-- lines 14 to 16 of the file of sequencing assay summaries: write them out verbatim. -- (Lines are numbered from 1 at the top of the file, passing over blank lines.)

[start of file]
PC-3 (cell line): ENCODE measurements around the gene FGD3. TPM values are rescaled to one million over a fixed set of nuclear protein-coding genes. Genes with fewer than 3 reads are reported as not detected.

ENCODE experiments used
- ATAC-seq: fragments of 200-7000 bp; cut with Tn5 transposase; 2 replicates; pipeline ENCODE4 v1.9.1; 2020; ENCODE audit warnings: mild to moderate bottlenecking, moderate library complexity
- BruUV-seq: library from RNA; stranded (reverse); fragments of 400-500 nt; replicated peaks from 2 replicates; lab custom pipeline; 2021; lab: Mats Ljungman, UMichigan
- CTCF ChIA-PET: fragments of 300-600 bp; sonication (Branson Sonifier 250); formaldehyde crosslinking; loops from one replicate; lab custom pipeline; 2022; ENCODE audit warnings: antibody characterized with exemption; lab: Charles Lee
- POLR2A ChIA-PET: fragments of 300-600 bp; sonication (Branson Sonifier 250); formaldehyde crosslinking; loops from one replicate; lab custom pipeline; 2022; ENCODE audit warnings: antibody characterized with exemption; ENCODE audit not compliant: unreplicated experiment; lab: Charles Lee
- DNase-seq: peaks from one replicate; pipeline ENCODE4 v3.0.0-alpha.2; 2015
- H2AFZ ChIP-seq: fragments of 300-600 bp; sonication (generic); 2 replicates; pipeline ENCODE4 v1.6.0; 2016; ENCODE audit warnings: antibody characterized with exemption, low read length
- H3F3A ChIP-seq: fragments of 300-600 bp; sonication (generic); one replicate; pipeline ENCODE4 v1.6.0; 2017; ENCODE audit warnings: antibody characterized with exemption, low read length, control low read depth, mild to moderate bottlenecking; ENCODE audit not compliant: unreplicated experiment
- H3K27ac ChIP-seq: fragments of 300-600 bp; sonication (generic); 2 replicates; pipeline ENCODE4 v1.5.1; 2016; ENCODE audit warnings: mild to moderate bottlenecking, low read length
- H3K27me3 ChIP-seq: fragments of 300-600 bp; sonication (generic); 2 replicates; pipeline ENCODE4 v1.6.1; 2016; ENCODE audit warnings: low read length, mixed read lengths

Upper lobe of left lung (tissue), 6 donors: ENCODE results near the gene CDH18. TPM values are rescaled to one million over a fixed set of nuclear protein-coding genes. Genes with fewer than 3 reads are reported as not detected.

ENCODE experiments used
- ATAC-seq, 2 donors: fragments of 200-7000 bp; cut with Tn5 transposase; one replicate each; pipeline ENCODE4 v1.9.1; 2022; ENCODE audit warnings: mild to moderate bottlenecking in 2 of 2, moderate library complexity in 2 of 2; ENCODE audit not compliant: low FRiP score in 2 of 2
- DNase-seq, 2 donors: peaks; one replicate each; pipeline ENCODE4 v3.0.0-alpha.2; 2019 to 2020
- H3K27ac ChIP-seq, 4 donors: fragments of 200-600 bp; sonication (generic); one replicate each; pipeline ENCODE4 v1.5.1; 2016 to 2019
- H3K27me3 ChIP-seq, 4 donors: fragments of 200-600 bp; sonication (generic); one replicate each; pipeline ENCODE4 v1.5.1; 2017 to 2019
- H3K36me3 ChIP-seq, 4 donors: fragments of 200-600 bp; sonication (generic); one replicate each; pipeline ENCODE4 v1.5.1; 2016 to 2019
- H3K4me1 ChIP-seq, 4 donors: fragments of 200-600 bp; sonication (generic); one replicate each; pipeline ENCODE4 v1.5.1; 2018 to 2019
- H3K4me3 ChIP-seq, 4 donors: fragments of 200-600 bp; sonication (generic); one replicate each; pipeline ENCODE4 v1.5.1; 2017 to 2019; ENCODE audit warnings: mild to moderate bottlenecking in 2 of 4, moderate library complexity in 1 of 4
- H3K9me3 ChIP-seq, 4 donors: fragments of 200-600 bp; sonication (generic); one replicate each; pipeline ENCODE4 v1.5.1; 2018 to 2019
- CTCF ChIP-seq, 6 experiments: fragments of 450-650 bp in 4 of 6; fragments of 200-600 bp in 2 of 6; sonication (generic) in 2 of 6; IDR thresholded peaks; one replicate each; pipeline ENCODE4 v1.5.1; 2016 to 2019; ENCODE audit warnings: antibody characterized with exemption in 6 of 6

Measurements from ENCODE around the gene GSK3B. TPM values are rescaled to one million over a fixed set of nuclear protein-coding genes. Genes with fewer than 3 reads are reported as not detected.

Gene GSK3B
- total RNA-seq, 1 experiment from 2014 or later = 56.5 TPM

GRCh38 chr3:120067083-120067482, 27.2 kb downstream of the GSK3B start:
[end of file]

- ATAC-seq, 2 donors: fragments of 200-7000 bp; cut with Tn5 transposase; one replicate each; pipeline ENCODE4 v1.9.1; 2022; ENCODE audit warnings: mild to moderate bottlenecking in 2 of 2, moderate library complexity in 2 of 2; ENCODE audit not compliant: low FRiP score in 2 of 2
- DNase-seq, 2 donors: peaks; one replicate each; pipeline ENCODE4 v3.0.0-alpha.2; 2019 to 2020
- H3K27ac ChIP-seq, 4 donors: fragments of 200-600 bp; sonication (generic); one replicate each; pipeline ENCODE4 v1.5.1; 2016 to 2019